Ayn Rand-Loving CEO Destroys His Empire
Once upon a time, hedge fund manager Eddie Lampert was living a Wall Street fairy tale. His fairy godmother was Ayn Rand, the dashing diva of free-market ideology whose quirky economic notions would transform him into a glamorous business hero.
For a while, it seemed to work like a charm. Pundits called him the “Steve Jobs of the investment world.” The new Warren Buffett. By 2006 he was flying high, the richest man in Connecticut, managing over $15 billion thorough his hedge fund, ESL Investments.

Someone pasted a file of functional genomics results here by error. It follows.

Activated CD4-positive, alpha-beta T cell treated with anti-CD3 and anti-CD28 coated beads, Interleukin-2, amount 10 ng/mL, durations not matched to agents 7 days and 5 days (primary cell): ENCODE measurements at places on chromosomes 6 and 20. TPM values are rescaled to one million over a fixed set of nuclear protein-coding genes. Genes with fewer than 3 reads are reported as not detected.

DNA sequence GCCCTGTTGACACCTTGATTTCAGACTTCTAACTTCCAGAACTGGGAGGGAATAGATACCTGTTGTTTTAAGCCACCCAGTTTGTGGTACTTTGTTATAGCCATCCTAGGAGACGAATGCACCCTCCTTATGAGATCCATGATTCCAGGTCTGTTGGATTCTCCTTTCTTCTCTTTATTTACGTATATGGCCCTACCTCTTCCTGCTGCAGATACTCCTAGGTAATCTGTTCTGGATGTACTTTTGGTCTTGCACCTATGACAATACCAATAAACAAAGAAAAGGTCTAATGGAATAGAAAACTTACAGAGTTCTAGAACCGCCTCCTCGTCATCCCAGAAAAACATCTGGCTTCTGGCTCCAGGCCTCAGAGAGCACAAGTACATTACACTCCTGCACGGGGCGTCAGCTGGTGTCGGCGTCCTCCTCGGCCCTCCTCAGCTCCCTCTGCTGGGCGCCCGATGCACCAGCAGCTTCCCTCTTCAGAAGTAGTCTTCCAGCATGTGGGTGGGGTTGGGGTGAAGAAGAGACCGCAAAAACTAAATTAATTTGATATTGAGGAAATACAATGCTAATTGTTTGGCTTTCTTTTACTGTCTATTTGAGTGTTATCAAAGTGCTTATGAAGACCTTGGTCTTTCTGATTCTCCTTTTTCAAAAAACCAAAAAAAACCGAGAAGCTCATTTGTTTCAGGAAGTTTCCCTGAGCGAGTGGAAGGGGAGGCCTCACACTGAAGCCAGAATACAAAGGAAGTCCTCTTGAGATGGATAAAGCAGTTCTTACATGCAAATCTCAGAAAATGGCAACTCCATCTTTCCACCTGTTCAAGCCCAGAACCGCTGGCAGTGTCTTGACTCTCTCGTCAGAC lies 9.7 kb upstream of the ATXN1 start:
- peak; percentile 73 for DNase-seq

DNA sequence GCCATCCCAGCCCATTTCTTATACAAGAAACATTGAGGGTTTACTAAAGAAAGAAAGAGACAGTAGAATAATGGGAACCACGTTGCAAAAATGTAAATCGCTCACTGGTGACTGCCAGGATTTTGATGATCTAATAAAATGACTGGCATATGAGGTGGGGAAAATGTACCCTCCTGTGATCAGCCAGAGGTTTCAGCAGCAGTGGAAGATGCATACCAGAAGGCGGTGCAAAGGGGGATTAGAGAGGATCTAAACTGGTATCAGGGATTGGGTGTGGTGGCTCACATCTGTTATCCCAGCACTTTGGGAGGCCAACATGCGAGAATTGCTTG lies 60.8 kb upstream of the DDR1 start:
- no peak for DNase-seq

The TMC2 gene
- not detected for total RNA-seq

Stoked by his Wall Street success, Lampert plunged headlong into the retail world. Undaunted by his lack of industry experience and hailed a genius, Lampert boldly pushed to merge Kmart and Sears with a layoff and cost-cutting strategy that would, he promised, send profits into the stratosphere. Meanwhile the hotshot threw cash around like an oil sheikh, buying a $40 million pad in Florida’s Biscayne Bay, a record even for that star-studded county.
Fast-forward to 2013: The fairy tale has become a nightmare.